The Arkansas Senate on Thursday handily approved a bill that would repeal a state work permit requirement for children younger than 16 seeking employment.
The Senate voted 24-9 to send House Bill 1410 by Rep. Rebecca Burkes, R-Lowell, to the governor.
The bill would ax the state law that bars a person, firm or corporation from employing or permitting any children younger than 16 to work in or in connection with any establishment or occupation until the person, firm or corporation employing the child procures and keeps on file an employment certificate, accessible to the state Division of Labor, and the Division of Elementary and Secondary Education or local school officials.
HB1410 also would eliminate the state law that requires the employment certificate to be issued by the Division of Labor director, and the application for the employment certificate to include a proof of age, a description of the work and work schedule, and written consent from the parent or guardian.
Sen. Clint Penzo, R-Springdale, who is the Senate sponsor of HB1410, said 15 other states and the federal government don't require a work permit for 14- and 15-year-olds, who are not allowed to work in a dangerous setting under state and federal laws.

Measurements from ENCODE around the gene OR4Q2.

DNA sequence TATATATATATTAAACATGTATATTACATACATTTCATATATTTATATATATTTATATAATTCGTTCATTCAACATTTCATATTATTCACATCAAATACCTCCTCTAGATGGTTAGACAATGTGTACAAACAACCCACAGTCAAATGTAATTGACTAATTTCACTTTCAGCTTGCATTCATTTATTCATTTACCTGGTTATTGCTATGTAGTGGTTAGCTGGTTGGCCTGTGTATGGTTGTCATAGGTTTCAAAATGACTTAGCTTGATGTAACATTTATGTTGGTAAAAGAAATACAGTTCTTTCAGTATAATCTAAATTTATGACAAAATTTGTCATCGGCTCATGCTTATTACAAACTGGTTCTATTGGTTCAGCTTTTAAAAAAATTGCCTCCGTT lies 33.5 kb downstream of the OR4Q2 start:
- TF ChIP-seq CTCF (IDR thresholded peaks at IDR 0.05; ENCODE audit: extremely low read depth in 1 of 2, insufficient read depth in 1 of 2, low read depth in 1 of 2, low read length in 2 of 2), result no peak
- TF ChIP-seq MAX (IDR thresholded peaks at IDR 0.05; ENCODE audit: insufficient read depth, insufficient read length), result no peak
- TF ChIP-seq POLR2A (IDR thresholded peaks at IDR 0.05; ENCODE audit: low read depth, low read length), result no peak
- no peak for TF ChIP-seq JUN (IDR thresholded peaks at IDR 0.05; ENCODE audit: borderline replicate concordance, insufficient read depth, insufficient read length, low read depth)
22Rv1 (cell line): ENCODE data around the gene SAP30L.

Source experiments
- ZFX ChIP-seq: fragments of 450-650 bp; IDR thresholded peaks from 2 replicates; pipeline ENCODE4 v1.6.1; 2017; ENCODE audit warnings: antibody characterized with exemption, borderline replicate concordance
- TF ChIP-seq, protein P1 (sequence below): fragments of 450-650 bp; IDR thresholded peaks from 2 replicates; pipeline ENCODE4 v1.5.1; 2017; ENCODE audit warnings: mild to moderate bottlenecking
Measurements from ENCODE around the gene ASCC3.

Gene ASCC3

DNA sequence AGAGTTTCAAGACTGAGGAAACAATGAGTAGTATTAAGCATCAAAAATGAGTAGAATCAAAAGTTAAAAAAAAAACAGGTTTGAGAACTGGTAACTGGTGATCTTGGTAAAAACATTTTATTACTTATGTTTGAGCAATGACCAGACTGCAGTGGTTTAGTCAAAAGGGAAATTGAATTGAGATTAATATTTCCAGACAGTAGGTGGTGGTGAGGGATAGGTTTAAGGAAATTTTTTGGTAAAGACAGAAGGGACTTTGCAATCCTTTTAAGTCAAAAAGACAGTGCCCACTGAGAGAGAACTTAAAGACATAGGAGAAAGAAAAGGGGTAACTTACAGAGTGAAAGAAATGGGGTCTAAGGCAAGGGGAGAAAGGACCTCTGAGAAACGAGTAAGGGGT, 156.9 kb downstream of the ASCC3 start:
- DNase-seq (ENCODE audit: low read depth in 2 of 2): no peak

"There is no reason that anyone should have to get the government's permission to get a job," he said.
Penzo said, "We have got great laws to protect our kids, [but] the penalties are extremely weak," so he is working with the attorney general's office and Burkes on a bill that would strengthen criminal penalties.
But Sen. Greg Leding, D-Fayetteville, said the state work permits for 14- and 15-year-olds are free and easy to get and serve an important role in protecting children in Arkansas.
Sen. Linda Chesterfield, D-Little Rock, said signing a piece of paper isn't that big of a deal in order to protect children.
Penzo said Gov. Sarah Huckabee Sanders supports the bill.
Sanders spokeswoman Alexa Henning said, "The Governor believes protecting kids is most important, but doing so with arbitrary burdens on parents to get permission from the government for their child to get a job is burdensome and obsolete."
"All child labor laws will still apply and we expect businesses to comply just as they are required to do now," Henning said in a written statement.